Reid and the Eagles took another gulp of adversity Wednesday when it was revealed that the talented, temperamental Owens suffered a sprained right ankle against the Broncos. He told ESPN that he expects to miss Sunday night’s game against the Redskins at FedEx Field and perhaps the next game against Dallas. This was news to Reid. But after sitting out Wednesday’s practice, Owens practiced yesterday and his status was upgraded from doubtful to questionable.

The Eagles lost their No. 2 receiver, Todd Pinkston, before the season, and missing Owens would be huge. He is third in the league in receiving yards. After the Eagles offense got untracked against Denver, he finished with three receptions for 154 yards, including a 91-yard, pass-and-run play for a touchdown in which he embarrassed Denver cornerback Champ Bailey, who was playing hurt.

Rookie Reggie Brown, who has nine catches, would replace Owens, theoretically putting more emphasis on what so far has been a nonexistent running game. Running back Brian Westbrook, who has expressed frustration with his lingering contract uncertainty, has just 78 carries for 304 yards. The Eagles are last in the league in rushing, understandable considering they have passed on 72 percent of their plays.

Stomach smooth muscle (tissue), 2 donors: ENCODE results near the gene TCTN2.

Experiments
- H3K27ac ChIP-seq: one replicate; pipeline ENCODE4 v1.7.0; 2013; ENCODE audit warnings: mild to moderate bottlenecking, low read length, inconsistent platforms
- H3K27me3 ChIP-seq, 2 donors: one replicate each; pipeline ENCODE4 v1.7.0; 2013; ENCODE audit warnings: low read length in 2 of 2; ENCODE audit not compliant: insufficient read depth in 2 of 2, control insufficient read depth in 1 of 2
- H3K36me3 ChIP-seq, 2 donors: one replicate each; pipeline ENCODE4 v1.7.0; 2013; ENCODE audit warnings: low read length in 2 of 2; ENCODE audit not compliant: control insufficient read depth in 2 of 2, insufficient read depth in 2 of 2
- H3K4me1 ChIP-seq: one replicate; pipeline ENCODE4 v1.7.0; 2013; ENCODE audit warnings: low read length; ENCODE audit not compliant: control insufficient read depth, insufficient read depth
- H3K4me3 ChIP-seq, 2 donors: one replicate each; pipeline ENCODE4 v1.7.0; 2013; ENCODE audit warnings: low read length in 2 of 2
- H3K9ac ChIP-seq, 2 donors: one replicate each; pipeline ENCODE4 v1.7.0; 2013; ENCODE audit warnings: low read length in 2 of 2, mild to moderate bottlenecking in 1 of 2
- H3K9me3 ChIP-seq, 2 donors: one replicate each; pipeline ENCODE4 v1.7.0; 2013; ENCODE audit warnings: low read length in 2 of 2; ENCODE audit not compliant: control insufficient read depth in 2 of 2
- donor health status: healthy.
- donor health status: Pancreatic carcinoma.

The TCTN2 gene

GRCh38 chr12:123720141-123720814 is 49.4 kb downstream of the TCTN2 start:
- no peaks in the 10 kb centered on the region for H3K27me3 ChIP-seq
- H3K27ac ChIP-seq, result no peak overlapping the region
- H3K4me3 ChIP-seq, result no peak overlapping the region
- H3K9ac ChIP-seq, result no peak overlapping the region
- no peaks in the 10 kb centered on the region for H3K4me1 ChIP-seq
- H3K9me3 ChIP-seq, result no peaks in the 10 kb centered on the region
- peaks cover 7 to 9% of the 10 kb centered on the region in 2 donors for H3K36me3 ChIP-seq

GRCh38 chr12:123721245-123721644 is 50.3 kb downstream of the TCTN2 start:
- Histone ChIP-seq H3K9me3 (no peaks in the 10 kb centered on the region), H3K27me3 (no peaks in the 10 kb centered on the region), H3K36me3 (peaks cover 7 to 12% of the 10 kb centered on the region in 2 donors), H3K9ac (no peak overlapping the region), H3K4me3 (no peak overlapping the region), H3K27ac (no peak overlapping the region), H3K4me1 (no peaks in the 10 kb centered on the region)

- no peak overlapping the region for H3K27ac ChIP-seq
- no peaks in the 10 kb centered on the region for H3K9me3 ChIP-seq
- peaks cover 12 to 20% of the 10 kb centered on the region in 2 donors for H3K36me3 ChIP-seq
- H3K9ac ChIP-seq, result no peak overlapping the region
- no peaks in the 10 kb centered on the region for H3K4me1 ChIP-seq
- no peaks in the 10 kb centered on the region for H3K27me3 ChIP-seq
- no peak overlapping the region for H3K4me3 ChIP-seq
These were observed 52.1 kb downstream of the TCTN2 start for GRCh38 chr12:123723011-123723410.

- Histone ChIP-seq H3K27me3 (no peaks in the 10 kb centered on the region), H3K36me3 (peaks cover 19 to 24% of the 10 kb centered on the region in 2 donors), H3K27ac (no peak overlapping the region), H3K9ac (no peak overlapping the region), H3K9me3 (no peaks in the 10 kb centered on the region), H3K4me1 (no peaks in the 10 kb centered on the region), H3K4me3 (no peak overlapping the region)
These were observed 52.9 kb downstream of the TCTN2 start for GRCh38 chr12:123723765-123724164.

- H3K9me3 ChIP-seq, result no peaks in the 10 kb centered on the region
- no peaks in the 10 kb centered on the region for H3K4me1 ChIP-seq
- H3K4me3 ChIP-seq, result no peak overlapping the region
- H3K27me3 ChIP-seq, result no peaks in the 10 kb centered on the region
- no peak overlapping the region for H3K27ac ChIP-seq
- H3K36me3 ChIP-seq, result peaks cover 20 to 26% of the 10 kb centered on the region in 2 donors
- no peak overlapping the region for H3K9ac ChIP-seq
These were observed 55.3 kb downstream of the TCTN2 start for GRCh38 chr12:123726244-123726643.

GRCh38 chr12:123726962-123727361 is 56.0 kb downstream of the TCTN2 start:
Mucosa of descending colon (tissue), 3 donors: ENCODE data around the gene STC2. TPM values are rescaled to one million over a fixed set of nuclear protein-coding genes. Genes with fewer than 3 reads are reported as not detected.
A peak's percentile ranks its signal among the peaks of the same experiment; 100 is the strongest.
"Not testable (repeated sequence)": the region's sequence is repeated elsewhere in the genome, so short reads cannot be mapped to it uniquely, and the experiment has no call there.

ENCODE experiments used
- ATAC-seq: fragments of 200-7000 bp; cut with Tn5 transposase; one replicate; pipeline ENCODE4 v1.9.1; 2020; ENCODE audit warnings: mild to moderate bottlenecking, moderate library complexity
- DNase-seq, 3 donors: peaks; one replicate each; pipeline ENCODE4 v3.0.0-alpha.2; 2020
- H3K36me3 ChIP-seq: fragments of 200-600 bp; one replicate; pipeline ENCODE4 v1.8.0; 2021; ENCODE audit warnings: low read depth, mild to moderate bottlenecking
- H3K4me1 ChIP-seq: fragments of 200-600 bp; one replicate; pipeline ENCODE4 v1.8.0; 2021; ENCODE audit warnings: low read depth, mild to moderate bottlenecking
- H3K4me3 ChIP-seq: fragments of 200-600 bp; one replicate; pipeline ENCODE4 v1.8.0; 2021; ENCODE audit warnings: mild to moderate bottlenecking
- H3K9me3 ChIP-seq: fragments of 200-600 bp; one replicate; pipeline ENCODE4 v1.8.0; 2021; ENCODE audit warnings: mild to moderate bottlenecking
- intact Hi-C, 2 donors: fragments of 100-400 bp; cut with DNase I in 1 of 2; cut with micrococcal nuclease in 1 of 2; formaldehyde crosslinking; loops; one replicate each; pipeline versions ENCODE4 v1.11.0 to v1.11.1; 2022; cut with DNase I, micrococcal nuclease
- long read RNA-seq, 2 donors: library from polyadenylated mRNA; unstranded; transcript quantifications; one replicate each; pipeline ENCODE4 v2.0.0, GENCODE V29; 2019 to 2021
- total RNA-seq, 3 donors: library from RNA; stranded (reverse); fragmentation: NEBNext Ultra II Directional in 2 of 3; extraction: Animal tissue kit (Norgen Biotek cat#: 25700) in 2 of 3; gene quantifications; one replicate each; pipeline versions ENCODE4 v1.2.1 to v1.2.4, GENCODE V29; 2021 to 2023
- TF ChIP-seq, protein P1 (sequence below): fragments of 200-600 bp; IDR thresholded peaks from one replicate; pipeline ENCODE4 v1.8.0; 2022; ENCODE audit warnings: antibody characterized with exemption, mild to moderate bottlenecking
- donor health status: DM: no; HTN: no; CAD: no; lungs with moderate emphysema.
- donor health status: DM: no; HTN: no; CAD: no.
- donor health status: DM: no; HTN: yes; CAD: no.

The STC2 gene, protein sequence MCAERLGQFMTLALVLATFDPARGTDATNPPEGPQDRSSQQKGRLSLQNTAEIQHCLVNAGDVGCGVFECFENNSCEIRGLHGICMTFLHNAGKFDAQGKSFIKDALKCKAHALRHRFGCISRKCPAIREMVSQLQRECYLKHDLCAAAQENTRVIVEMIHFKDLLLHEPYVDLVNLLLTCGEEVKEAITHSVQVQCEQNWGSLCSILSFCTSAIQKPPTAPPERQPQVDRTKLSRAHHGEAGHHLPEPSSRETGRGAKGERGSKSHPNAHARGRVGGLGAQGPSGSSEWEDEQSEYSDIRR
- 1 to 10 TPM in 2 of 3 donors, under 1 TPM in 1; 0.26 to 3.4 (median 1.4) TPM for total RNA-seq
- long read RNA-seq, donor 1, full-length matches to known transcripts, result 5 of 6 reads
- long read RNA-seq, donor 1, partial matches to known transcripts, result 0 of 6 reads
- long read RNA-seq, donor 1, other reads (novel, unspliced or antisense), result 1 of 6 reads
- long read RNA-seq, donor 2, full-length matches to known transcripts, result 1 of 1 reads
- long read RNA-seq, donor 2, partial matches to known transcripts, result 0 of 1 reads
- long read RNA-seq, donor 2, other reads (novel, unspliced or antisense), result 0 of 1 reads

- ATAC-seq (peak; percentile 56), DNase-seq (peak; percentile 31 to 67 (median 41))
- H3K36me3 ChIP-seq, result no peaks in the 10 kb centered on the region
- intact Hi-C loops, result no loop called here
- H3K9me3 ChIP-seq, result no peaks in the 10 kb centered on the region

A bigger mystery is the defense. Dallas pushed the Eagles around in a 33-10 victory. A week after Philadelphia held LaDainian Tomlinson to 17 yards, the Broncos gained nearly 600 yards in total offense as a quarterback (Jake Plummer) threw for more than 300 yards and two running backs (Mike Anderson and Tatum Bell) each had 100, the first time that happened in league history. The Eagles rank 25th in yards allowed and have just 15 sacks. Last year’s 47 sacks were No. 2 in the league.

“By looking at the film, we are in position to make plays,” safety Brian Dawkins said. “We just are not making them. That is the bottom line.”

Defensive end Jevon Kearse, the Eagle’s best pass-rusher, hurt his shoulder against Denver and had to come out of the game. He is listed as questionable. Defensive end N.D. Kalu and backup tackle Sam Rayburn also are banged up. None of this helps a defensive line thinned out after end Derrick Burgess signed with Oakland as a free agent, end Jerome McDougle was shot before training camp and tackle Corey Simon held out during camp before signing with Indianapolis as a free agent.